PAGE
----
Newsweek: What Will Republicans Do When Their Tax Cuts Fail?, by Neil H. Buchanan (George Washington):
The Republicans passed their regressive tax bill last year in the face of widespread public opposition, with defections by House members from suburban districts and a rushed legislative process that made a mockery of the idea of deliberative government. Even so, they managed to deliver all of their votes in the Senate, including the self-styled deficit hawks who made a big show of concern before caving to party orthodoxy.
And despite their most fervent wishes and a brief blip in the polls, the new tax law is still not popular. As I described in companion columns on Verdict and Dorf on Law last week, the public has very good reasons for hating a law that was very clearly designed to worsen already historic levels of inequality. To their credit, people are not being bought off with a few extra dollars in take-home pay.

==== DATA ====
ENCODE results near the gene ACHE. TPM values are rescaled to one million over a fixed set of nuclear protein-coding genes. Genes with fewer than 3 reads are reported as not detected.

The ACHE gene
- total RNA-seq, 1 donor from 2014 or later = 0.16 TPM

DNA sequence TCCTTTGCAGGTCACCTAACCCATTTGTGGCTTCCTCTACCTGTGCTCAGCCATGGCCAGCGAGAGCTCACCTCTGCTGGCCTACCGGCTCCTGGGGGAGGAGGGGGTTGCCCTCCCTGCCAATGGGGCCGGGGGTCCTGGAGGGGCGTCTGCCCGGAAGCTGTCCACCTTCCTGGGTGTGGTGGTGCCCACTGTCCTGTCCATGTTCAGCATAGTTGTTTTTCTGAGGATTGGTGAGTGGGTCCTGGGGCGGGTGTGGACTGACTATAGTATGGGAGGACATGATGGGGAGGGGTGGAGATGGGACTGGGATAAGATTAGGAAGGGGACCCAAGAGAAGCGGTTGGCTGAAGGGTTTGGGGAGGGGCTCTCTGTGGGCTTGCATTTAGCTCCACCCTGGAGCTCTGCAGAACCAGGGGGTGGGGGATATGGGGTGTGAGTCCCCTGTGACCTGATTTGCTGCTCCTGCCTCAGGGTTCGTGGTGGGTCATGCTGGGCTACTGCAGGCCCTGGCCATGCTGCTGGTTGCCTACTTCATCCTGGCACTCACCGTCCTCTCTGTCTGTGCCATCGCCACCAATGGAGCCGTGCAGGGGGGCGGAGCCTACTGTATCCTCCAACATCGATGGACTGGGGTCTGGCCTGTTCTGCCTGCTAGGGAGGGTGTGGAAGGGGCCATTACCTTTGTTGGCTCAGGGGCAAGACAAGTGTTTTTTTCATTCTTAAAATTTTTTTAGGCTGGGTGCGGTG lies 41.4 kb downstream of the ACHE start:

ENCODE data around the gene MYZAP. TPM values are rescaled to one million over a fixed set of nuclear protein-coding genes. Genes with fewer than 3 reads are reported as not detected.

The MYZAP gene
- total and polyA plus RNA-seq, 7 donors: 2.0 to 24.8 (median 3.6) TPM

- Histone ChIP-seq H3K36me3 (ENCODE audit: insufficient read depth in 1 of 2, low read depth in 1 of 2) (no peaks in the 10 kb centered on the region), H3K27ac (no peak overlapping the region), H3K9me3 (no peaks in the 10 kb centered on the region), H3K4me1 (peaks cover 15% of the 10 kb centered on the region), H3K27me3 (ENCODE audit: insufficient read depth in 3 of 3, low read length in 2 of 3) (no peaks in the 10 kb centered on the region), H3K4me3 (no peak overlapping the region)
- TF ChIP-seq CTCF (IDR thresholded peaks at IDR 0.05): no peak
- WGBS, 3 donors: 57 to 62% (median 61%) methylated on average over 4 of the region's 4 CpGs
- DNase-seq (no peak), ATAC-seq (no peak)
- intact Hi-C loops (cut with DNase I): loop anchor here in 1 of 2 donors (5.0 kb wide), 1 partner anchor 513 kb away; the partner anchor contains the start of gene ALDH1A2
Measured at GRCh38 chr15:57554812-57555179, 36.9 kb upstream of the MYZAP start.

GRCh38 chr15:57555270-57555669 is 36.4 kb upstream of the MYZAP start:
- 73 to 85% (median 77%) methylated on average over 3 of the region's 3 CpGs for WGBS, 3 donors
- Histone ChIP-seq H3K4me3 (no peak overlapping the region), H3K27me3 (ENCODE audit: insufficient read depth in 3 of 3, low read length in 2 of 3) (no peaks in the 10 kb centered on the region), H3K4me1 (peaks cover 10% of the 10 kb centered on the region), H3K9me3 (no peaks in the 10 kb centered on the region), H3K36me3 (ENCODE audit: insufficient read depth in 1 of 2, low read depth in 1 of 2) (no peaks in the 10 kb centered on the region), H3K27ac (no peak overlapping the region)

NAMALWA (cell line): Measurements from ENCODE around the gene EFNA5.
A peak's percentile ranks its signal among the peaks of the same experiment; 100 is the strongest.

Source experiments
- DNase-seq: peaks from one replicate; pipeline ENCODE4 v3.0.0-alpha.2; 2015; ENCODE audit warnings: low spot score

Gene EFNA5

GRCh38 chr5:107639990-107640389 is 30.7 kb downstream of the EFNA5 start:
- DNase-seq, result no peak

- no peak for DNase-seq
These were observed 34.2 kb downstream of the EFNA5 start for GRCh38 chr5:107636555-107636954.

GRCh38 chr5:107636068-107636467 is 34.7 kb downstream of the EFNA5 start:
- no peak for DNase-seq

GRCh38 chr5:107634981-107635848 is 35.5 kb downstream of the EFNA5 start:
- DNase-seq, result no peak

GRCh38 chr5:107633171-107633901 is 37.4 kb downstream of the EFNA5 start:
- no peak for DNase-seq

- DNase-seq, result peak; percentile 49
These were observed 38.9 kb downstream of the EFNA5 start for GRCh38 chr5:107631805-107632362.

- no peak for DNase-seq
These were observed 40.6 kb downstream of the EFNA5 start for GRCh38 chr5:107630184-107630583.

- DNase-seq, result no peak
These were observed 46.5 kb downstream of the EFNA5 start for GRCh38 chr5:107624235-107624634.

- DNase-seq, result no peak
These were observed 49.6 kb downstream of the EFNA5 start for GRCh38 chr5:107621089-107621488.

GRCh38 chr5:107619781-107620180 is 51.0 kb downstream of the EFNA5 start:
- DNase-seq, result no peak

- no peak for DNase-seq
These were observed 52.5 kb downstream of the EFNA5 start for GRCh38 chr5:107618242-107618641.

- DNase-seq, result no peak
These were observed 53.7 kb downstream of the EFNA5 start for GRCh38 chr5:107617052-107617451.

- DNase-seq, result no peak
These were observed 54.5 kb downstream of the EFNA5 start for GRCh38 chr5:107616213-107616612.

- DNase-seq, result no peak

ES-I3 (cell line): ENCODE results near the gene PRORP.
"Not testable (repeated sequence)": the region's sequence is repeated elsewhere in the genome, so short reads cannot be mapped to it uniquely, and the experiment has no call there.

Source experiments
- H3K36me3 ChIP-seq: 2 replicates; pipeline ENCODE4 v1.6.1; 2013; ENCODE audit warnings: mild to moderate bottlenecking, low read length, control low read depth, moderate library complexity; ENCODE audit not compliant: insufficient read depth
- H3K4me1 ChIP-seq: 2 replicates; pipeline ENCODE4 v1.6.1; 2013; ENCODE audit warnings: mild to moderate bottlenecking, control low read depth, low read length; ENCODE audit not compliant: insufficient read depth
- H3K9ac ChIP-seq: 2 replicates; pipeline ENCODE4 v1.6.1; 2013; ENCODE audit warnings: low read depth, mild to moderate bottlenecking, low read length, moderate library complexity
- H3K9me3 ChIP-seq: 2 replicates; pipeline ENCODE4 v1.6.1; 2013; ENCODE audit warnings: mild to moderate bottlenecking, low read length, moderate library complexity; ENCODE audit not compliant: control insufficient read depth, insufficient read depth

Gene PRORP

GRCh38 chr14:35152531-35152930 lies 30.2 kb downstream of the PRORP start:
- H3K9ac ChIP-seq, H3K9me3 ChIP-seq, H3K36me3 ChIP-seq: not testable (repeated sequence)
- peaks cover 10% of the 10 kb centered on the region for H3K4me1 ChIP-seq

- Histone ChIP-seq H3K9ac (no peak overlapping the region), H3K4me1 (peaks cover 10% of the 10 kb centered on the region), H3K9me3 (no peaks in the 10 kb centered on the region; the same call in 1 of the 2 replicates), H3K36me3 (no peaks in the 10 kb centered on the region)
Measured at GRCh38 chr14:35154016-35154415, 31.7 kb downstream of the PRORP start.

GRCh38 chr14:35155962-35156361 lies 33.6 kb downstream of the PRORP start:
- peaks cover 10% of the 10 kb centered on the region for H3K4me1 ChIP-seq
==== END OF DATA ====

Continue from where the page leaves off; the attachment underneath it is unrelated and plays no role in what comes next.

In spite of this, will Republicans convince themselves to try to pass another round of tax cuts? And if they do, how will they justify further cuts when the current round of cuts fails?
Republicans certainly face an uphill climb. Although there was initially a flurry of news reports about businesses tying the tax bill to announcements of bonuses and wage increases that were almost certainly going to happen in any case, enough time has passed that we are now able to see that the law is doing exactly what liberals said it would do: make the rich richer and the rest of us less secure.
Paul Krugman summarized the unfortunate reality that businesses are using their tax cuts to make their owners richer, not to invest in new equipment or engage in activity to make the economy stronger. He even noted the possibility that the bill could, for reasons grounded in mainstream economic theory but that are nonetheless quite counter-intuitive even to economists, decrease rather than increase workers' pay. To his credit, Krugman does not trumpet that possibility by shouting that "tax cuts will decrease wages," saying instead that it is unclear what will happen but we should be aware of all possibilities. ...
[T]he larger point is that Republicans need to be working on some excuses to roll out when their tax cuts are revealed to have failed. The party is absolutely certain that taxes are bad and tax cuts are good, so they will surely be motivated to find something, anything to explain it all away.